SINGAPORE (Reuters) - Pop diva Janet Jackson's latest album may have rocketed up the U.S. charts but fans in Singapore will have to wait as the state censor weighs whether to uphold its ban over her racy lyrics.
Local distributor EMI Singapore voluntarily submitted 'All for You' for vetting but launched an appeal after authorities decided the album could not be sold because of 'explicit sexual lyrics' in the song 'Would You Mind.'
'The appeal is still in process,' a spokeswoman for the Films and Publications Department told Reuters. 'We haven't come to a conclusion yet.'
EMI was not immediately available for comment.
'Would You Mind' features the lyrics 'I just wanna touch you, tease you, lick you, please you, love you, hold you, make love to you' -- with each subsequent verse more explicit than the last.
The album was briefly available in some stores before being yanked from shelves or tucked under the counter. Even as censors ponder its fate, fans can head to the star's official Web site for a two-minute sample of her latest songs.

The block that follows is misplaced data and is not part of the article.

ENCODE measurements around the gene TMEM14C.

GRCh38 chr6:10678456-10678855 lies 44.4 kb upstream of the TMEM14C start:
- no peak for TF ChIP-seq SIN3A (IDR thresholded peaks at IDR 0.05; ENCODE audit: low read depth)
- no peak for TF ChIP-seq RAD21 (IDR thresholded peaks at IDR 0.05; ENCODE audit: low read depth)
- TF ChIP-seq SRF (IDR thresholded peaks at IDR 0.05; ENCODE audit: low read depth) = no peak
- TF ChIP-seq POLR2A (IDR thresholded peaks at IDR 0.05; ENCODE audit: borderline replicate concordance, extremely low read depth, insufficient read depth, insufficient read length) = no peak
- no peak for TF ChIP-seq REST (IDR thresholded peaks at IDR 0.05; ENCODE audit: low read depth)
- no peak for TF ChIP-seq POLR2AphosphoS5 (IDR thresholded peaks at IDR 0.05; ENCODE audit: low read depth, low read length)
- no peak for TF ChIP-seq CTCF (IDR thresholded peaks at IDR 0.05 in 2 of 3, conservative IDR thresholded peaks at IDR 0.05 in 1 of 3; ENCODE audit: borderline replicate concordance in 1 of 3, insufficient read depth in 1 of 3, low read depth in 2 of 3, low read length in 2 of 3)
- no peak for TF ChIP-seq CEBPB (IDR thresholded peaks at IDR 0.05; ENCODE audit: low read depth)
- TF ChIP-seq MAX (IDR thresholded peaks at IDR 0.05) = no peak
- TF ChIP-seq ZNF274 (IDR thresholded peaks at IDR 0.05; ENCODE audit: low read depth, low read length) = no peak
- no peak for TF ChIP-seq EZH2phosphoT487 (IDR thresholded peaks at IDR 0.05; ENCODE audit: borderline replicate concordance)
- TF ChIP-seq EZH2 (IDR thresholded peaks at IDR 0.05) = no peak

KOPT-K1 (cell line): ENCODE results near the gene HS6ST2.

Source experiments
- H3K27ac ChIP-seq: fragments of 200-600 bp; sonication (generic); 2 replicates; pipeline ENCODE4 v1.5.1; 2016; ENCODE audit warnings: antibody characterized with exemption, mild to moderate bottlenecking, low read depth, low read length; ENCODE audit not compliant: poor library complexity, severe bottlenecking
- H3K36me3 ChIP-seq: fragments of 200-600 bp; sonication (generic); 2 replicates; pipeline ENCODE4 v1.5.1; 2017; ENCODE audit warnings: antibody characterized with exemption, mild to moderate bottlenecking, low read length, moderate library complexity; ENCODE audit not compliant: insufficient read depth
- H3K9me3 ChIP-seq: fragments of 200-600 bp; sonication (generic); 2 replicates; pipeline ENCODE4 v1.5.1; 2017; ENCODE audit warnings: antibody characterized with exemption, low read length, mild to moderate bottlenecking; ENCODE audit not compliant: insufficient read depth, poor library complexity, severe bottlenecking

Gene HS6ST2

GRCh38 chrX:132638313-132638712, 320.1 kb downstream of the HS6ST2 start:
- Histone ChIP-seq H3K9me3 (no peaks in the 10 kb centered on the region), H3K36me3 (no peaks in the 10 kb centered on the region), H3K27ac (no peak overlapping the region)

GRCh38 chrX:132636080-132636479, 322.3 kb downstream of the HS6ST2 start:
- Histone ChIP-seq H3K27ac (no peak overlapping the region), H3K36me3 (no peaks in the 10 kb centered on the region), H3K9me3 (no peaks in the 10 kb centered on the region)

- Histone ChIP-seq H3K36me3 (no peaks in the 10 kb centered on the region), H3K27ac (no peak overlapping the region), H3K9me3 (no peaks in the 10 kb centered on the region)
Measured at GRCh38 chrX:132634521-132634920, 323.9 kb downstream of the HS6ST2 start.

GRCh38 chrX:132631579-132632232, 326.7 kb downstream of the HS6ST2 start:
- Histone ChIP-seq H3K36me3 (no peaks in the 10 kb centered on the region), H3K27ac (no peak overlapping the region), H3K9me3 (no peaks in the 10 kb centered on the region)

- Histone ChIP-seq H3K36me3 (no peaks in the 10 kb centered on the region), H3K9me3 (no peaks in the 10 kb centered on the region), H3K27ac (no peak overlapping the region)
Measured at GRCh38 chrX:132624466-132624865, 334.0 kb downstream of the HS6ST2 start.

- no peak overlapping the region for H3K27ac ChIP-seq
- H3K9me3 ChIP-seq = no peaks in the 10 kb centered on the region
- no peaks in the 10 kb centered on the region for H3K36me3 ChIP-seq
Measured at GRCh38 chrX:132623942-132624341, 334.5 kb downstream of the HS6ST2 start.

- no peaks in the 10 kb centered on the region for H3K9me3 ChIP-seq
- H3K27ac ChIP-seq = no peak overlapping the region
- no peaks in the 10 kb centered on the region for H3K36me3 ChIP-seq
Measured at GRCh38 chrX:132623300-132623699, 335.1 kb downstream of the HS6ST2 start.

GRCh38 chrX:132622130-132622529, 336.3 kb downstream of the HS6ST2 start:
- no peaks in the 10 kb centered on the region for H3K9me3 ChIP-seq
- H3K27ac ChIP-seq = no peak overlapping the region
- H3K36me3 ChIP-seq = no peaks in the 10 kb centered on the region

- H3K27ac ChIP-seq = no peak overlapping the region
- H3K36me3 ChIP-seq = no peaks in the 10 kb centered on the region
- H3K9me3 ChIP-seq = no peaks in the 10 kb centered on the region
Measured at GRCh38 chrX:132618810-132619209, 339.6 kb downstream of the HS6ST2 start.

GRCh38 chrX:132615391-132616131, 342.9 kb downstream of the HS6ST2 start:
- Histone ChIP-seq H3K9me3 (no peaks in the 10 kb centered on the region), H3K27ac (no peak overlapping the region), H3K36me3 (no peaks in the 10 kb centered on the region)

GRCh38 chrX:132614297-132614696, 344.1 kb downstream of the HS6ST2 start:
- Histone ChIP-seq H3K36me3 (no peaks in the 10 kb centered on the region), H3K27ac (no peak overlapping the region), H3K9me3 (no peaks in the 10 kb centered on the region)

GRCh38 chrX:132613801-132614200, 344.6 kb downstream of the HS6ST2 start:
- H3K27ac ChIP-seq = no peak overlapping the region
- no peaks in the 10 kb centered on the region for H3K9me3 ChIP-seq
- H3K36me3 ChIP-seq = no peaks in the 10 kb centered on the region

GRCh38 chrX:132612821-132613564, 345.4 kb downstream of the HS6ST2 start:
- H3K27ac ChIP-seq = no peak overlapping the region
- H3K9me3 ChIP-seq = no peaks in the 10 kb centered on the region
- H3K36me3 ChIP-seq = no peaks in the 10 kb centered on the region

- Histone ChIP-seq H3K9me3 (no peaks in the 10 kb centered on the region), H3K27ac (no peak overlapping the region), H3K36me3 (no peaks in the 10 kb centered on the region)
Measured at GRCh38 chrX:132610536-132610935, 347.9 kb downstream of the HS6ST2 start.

Jackson's multi-million selling album 'The Velvet Rope,' released in 1997, was also banned in the strait-laced city state for references to domestic abuse and homosexuality. It was eventually released with the objectionable tracks removed.
Of more than 300,000 music titles brought into Singapore every year, importers voluntarily flag about six percent to the censors. About 20 titles are banned every year.
Jackson's albums have passed uncut in neighboring Malaysia, which is often seen as being more conservative.
The 34-year-old singer's latest album, which comes after her second divorce and a four-year recording hiatus, is a tribute to sex and the single woman.
'All for You,' launched as a single in March, has spent several weeks at the top of the Billboard Hot 100 singles chart.
'You have to give people more credit,' said Stephen Tan, editor of local music and entertainment magazine BigO. 'I don't think anybody is going to be led astray or...titillated to such an extent by an album.'
Even with its tight censorship, Singapore uses a Restricted Artistic rating to allow for sexual and violent content in plays and films, but albums do not fall under a similar policy.
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